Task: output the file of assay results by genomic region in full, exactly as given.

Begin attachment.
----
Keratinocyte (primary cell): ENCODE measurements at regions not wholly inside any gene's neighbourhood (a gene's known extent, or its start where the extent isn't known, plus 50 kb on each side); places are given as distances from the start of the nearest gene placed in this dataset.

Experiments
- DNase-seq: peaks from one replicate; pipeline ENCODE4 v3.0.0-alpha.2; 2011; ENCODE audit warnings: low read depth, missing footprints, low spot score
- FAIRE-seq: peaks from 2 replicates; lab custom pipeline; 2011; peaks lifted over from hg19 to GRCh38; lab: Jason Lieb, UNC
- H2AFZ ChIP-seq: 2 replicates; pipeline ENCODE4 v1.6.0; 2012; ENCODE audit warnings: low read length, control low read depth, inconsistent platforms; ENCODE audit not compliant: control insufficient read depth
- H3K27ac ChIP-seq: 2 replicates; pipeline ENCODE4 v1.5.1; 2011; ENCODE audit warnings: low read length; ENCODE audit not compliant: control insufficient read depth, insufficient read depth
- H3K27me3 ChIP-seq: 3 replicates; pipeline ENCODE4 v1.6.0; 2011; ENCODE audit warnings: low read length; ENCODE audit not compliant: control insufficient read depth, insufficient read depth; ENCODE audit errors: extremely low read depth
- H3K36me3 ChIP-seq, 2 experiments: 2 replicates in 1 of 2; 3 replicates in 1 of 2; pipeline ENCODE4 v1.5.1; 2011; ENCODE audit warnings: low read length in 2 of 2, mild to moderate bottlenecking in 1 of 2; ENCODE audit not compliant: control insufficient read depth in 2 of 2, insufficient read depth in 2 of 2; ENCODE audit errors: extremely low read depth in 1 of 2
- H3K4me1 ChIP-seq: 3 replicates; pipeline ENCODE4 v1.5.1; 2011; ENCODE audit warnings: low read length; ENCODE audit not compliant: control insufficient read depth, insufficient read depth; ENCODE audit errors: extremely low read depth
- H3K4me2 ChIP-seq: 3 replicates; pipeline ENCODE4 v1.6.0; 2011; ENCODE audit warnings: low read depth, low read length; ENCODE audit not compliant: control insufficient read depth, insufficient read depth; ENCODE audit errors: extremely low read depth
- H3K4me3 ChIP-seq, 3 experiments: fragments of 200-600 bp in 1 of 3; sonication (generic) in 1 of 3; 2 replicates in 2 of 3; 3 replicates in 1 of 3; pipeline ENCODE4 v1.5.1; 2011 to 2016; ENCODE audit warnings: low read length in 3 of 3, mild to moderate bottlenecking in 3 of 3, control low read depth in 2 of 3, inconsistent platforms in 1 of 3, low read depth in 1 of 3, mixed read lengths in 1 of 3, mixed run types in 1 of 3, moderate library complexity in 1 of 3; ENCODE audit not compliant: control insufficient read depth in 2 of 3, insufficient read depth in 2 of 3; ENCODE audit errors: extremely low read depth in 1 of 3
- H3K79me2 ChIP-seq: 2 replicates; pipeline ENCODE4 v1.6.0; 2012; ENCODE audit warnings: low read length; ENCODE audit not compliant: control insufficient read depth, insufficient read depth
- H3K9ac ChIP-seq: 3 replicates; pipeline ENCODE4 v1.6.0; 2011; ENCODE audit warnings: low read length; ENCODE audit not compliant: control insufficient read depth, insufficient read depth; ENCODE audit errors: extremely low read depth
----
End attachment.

Keratinocyte (primary cell): ENCODE measurements at regions not wholly inside any gene's neighbourhood (a gene's known extent, or its start where the extent isn't known, plus 50 kb on each side); places are given as distances from the start of the nearest gene placed in this dataset.

Experiments
- DNase-seq: peaks from one replicate; pipeline ENCODE4 v3.0.0-alpha.2; 2011; ENCODE audit warnings: low read depth, missing footprints, low spot score
- FAIRE-seq: peaks from 2 replicates; lab custom pipeline; 2011; peaks lifted over from hg19 to GRCh38; lab: Jason Lieb, UNC
- H2AFZ ChIP-seq: 2 replicates; pipeline ENCODE4 v1.6.0; 2012; ENCODE audit warnings: low read length, control low read depth, inconsistent platforms; ENCODE audit not compliant: control insufficient read depth
- H3K27ac ChIP-seq: 2 replicates; pipeline ENCODE4 v1.5.1; 2011; ENCODE audit warnings: low read length; ENCODE audit not compliant: control insufficient read depth, insufficient read depth
- H3K27me3 ChIP-seq: 3 replicates; pipeline ENCODE4 v1.6.0; 2011; ENCODE audit warnings: low read length; ENCODE audit not compliant: control insufficient read depth, insufficient read depth; ENCODE audit errors: extremely low read depth
- H3K36me3 ChIP-seq, 2 experiments: 2 replicates in 1 of 2; 3 replicates in 1 of 2; pipeline ENCODE4 v1.5.1; 2011; ENCODE audit warnings: low read length in 2 of 2, mild to moderate bottlenecking in 1 of 2; ENCODE audit not compliant: control insufficient read depth in 2 of 2, insufficient read depth in 2 of 2; ENCODE audit errors: extremely low read depth in 1 of 2
- H3K4me1 ChIP-seq: 3 replicates; pipeline ENCODE4 v1.5.1; 2011; ENCODE audit warnings: low read length; ENCODE audit not compliant: control insufficient read depth, insufficient read depth; ENCODE audit errors: extremely low read depth
- H3K4me2 ChIP-seq: 3 replicates; pipeline ENCODE4 v1.6.0; 2011; ENCODE audit warnings: low read depth, low read length; ENCODE audit not compliant: control insufficient read depth, insufficient read depth; ENCODE audit errors: extremely low read depth
- H3K4me3 ChIP-seq, 3 experiments: fragments of 200-600 bp in 1 of 3; sonication (generic) in 1 of 3; 2 replicates in 2 of 3; 3 replicates in 1 of 3; pipeline ENCODE4 v1.5.1; 2011 to 2016; ENCODE audit warnings: low read length in 3 of 3, mild to moderate bottlenecking in 3 of 3, control low read depth in 2 of 3, inconsistent platforms in 1 of 3, low read depth in 1 of 3, mixed read lengths in 1 of 3, mixed run types in 1 of 3, moderate library complexity in 1 of 3; ENCODE audit not compliant: control insufficient read depth in 2 of 3, insufficient read depth in 2 of 3; ENCODE audit errors: extremely low read depth in 1 of 3
- H3K79me2 ChIP-seq: 2 replicates; pipeline ENCODE4 v1.6.0; 2012; ENCODE audit warnings: low read length; ENCODE audit not compliant: control insufficient read depth, insufficient read depth
- H3K9ac ChIP-seq: 3 replicates; pipeline ENCODE4 v1.6.0; 2011; ENCODE audit warnings: low read length; ENCODE audit not compliant: control insufficient read depth, insufficient read depth; ENCODE audit errors: extremely low read depth